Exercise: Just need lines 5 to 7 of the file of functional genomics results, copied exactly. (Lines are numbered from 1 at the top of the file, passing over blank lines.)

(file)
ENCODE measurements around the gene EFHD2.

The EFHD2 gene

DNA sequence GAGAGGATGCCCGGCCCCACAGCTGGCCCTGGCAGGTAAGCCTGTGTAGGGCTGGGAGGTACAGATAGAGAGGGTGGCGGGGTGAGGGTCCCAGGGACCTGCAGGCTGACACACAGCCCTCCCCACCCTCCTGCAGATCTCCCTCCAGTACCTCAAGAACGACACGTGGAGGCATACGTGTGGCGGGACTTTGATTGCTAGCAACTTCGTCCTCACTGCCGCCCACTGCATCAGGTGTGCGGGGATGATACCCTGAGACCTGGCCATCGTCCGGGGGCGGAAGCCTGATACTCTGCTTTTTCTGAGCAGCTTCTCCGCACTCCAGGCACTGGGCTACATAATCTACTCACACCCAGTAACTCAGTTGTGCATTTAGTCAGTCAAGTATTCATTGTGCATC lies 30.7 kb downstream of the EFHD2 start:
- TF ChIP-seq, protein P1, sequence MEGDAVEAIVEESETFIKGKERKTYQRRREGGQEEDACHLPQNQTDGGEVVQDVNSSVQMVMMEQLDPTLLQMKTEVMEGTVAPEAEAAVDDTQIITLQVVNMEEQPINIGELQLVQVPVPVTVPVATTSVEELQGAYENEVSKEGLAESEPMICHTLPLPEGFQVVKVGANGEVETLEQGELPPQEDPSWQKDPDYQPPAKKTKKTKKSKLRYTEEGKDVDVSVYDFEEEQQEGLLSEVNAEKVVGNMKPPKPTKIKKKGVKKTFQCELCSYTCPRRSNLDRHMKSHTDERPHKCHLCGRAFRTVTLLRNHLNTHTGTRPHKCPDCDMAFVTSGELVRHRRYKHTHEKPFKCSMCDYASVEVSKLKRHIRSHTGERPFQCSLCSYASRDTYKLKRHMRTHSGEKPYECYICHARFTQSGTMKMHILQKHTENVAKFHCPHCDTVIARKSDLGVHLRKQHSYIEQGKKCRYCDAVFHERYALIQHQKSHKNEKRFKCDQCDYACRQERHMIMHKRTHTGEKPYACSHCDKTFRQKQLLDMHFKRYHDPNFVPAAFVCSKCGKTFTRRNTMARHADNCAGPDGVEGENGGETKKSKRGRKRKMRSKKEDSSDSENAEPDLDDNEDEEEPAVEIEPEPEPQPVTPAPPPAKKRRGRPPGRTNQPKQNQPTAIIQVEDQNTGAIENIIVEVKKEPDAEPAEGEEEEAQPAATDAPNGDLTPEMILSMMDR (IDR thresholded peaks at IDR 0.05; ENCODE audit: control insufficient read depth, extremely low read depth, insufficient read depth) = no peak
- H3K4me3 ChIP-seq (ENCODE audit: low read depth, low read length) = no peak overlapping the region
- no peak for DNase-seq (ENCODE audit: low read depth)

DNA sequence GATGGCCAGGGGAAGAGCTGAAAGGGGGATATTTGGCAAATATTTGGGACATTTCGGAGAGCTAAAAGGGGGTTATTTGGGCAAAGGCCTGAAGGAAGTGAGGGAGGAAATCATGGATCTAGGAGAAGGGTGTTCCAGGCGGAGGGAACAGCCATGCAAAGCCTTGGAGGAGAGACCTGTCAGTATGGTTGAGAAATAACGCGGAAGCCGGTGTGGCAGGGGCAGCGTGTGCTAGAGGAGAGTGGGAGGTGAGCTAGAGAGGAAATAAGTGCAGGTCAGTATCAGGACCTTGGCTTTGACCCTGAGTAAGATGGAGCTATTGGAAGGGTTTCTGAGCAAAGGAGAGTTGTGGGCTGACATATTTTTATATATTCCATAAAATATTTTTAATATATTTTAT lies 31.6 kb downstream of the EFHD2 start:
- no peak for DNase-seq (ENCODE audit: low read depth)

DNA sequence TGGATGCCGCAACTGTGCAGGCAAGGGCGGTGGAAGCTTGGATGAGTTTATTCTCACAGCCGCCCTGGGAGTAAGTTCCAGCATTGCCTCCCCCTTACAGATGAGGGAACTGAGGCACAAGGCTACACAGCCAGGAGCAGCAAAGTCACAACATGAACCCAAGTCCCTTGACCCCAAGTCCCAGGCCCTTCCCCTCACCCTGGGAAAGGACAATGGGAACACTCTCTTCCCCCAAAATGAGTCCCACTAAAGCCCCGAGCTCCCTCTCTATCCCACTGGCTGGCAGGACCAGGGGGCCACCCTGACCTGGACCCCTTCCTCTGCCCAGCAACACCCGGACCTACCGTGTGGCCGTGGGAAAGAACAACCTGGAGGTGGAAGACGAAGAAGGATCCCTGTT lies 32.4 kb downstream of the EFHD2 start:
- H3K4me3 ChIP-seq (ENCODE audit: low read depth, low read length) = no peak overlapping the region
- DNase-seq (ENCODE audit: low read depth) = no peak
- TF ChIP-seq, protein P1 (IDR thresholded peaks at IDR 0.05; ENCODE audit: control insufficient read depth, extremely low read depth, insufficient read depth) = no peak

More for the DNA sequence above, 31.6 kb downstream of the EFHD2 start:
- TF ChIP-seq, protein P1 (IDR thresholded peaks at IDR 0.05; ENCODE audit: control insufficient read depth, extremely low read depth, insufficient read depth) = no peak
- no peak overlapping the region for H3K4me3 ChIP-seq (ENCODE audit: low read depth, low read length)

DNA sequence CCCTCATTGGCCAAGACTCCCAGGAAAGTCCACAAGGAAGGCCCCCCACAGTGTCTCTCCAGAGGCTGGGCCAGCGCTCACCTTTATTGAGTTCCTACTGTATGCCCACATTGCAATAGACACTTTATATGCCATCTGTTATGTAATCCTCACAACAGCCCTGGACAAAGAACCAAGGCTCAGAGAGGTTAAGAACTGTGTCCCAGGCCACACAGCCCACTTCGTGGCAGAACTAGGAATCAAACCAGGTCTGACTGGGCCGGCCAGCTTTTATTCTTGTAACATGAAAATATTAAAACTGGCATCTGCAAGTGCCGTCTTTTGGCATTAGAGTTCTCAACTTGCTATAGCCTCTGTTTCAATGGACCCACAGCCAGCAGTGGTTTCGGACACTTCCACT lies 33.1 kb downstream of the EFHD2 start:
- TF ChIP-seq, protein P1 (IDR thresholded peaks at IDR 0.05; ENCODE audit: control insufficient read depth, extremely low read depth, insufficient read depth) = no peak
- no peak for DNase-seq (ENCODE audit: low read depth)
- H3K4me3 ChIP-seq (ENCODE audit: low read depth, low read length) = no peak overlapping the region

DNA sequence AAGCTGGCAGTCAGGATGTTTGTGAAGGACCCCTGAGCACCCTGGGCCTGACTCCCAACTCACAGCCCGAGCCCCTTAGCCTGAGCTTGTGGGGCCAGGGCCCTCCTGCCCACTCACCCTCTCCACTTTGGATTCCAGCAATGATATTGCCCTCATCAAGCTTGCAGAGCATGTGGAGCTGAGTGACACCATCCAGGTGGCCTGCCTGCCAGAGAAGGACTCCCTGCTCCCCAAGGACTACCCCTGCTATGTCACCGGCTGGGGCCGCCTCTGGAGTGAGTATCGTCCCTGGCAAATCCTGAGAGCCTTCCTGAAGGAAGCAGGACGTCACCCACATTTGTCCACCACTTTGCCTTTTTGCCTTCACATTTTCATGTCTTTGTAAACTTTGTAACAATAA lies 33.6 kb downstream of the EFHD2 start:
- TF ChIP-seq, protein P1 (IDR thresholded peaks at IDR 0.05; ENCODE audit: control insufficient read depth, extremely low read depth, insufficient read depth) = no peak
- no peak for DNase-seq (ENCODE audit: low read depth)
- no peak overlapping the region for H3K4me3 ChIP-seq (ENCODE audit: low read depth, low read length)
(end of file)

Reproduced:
- H3K4me3 ChIP-seq (ENCODE audit: low read depth, low read length) = no peak overlapping the region
- no peak for DNase-seq (ENCODE audit: low read depth)

DNA sequence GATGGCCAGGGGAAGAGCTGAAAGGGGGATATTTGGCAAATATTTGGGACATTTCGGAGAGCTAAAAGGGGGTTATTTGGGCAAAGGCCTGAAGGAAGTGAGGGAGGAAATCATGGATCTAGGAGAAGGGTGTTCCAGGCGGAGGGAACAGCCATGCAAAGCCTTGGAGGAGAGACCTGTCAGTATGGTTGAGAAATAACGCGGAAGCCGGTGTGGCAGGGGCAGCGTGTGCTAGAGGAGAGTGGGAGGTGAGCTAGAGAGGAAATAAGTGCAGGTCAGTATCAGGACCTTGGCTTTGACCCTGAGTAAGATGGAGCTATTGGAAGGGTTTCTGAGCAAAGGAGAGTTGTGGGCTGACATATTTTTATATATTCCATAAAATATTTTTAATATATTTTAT lies 31.6 kb downstream of the EFHD2 start: